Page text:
New York Outdoor News Fishing and Hunting Report – Dec. 28, 2018
Western New York
Brown trout and steelhead were dominating the fishing report, with walleye not far behind. Buffy Frank of Lockport caught a monster brown trout while fishing a favorite Niagara County Lake Ontario tributary. Using a black marabou jig tipped with wax worms, she hauled in a 34-inch brownie that tipped the scales at better than 15 pounds. She didn’t get an actual weight because she wanted to get it back into the water and release it as quickly as possible. She did get a quick photo, though. Tributaries seem to be offering moderate to medium flows. Egg sacs, single eggs, egg imitations and a variety of flies were all working to take fish. Surprisingly, there hasn’t been a lot of fishing pressure.
In the lower Niagara River, fishing was good from both boat and shore. Brown trout, steelhead and walleye have all been caught with consistency. Boaters were using three-way rigs to entice fish to hit with MagLips, Kwikfish, beads, egg sacs and minnows. A minnow is what worked for Matt Gerhart of Spring Mills, Pennsylvania, when he was fishing with Capt. Chris Cinelli of Grand Island. He reeled in an 11-pound walleye fishing the lower river. Some nice browns and steelies into the double digits have also been caught by drifters. Shoreline casters in the gorge were using spinners, jigs and egg sacs to take trout and the occasional walleye, too. Even a few late salmon are hanging around. Muskie season opened on Dec. 15.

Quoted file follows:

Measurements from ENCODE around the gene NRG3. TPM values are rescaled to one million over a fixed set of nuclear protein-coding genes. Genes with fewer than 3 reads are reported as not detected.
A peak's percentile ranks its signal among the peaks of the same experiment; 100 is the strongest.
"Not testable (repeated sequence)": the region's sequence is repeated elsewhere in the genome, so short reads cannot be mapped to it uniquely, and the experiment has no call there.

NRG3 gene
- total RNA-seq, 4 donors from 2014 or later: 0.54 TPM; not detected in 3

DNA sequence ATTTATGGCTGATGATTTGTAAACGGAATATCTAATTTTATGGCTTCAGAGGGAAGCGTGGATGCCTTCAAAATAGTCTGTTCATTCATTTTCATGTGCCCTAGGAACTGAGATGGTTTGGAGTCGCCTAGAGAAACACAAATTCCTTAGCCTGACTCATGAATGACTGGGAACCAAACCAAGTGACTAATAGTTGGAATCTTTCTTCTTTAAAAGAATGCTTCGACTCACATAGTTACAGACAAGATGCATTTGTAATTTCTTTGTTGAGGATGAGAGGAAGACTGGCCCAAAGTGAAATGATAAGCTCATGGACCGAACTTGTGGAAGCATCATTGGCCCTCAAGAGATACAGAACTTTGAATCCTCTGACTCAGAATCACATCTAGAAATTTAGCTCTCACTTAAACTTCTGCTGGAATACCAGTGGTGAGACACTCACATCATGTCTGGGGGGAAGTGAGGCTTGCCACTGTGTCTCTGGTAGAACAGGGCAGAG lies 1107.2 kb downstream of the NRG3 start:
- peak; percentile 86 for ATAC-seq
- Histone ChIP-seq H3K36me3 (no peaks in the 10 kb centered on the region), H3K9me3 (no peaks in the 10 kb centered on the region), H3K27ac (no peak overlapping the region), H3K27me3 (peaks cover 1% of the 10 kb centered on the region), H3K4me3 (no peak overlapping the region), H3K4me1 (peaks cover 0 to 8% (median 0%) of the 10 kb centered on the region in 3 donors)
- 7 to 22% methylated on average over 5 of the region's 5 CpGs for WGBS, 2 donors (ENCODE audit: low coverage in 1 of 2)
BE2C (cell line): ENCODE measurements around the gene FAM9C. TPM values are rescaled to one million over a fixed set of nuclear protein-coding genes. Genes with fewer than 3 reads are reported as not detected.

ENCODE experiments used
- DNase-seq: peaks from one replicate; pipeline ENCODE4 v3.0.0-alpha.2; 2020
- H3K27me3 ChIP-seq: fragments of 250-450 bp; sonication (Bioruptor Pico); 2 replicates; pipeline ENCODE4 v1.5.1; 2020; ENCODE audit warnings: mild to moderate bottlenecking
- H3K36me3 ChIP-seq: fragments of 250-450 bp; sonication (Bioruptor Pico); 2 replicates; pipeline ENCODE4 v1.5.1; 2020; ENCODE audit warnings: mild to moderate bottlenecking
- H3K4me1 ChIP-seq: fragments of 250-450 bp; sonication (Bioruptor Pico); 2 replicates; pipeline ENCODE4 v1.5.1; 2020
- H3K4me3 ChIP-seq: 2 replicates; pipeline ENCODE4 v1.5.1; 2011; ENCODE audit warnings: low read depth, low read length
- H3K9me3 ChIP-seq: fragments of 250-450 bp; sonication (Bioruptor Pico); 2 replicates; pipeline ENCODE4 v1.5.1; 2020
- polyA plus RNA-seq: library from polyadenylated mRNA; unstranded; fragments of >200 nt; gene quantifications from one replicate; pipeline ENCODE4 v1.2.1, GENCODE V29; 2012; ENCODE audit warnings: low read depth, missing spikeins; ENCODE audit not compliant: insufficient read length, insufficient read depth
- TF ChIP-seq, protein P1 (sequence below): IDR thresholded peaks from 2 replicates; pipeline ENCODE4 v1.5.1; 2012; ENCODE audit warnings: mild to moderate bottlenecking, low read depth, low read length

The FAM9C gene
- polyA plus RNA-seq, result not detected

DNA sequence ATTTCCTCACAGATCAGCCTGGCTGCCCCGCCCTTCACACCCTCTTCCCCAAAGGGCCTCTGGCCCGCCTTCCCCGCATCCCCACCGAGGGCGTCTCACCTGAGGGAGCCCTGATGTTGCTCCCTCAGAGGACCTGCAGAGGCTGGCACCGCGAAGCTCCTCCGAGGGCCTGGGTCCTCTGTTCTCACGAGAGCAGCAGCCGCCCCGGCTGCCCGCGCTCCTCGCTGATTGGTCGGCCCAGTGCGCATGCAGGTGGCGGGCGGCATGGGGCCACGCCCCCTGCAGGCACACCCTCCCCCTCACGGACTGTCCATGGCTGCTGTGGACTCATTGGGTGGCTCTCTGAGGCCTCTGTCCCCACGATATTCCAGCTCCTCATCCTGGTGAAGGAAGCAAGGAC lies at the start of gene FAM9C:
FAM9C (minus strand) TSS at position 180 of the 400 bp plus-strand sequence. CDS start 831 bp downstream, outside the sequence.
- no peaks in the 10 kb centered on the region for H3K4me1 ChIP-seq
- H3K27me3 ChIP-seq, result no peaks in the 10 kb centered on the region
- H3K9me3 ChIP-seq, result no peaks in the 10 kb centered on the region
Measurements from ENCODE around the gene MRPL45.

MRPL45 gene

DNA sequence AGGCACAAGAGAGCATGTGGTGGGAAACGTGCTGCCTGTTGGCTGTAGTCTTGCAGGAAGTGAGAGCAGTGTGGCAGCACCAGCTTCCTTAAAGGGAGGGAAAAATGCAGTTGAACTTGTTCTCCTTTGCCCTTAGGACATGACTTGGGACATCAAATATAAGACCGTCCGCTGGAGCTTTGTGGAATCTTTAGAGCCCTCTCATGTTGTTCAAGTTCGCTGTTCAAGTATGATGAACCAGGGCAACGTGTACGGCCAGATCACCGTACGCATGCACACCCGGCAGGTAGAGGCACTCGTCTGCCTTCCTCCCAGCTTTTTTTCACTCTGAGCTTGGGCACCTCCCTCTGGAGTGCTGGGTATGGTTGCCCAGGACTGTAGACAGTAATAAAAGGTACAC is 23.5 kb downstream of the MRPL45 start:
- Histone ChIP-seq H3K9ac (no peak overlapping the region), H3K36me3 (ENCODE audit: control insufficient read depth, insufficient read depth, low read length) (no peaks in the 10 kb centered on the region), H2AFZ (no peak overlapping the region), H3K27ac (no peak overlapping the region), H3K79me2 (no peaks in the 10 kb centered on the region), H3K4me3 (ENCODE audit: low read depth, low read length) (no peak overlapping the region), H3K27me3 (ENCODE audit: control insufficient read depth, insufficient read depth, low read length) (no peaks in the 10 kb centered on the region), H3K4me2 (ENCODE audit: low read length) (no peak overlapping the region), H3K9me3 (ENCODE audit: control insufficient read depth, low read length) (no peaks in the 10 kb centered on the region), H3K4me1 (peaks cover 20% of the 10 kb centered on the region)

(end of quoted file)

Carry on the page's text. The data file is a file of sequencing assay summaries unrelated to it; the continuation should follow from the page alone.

In the upper Niagara River, Rich Pisa of Kenmore grabbed his boat and hit some favorite spots with his dad, Richard, of Tonawanda. Using jigs, they managed to catch three lake trout up to 16 pounds, 10 walleye and some silver bass. Water conditions were near-perfect.
Chautauqua Lake: Much of the south basin was covered with skim ice, while the north basin remained open. Walleye were available close to shore during low-light periods in the north basin. Casting small stickbaits is the typical method.
Central New York
Some popular websites where you can get updated fishing information include: Wayne County Tourism, Visit Oswego County, and Oneida Lake Fishing Report.
Also, as a word of warning, all of the dock structures at the DEC boat launches have been removed. So plan accordingly if you’re heading out.
A reminder, too, that from Nov. 1 to May 1, all persons aboard a pleasure vessel less than 21 feet must wear a PFD while in motion.
Oswego River: The river was running high at last check, which makes shore fishing very difficult, with the exception of the area behind the hotels. There were still some steelhead, brown trout and an occasional walleye being taken by anglers.
Remember, the bridge to Leto Island is closed, and there are mandatory PFD zones on the river.
Salmon River: This river was running and fishing has been slower with the high water and colder temperatures. Steelhead were still being taken by anglers putting in their time; they were hitting on egg sacs (blue or pink mesh) and egg-imitating flies and plastics.
Skaneateles Lake: The DEC launch is closed for the season. Some anglers are fishing from shore in the customary spots for rainbow trout, using the time-tested marshmallow and worm setup.
Finger Lakes/Southern Tier
Lake Ontario: There were some steelhead, brown trout being taken in the tributaries.
Seneca Lake: The Sampson State Park boat launch is closed and it will be worked on over the winter.
Canandaigua and Keuka lakes: No new information. If anyone would like to contribute to the hotline or if they have a good recommendation for a contact (bait shop, etc.), contact the Region 7 Fisheries office at (607) 753-3095, ext. 213, or online at email@example.com.